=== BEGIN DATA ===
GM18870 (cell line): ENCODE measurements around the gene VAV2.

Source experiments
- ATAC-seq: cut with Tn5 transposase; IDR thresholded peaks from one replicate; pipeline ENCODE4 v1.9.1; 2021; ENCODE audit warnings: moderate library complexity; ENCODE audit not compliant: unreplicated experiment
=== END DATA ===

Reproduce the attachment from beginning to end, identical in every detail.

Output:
GM18870 (cell line): ENCODE measurements around the gene VAV2.

Source experiments
- ATAC-seq: cut with Tn5 transposase; IDR thresholded peaks from one replicate; pipeline ENCODE4 v1.9.1; 2021; ENCODE audit warnings: moderate library complexity; ENCODE audit not compliant: unreplicated experiment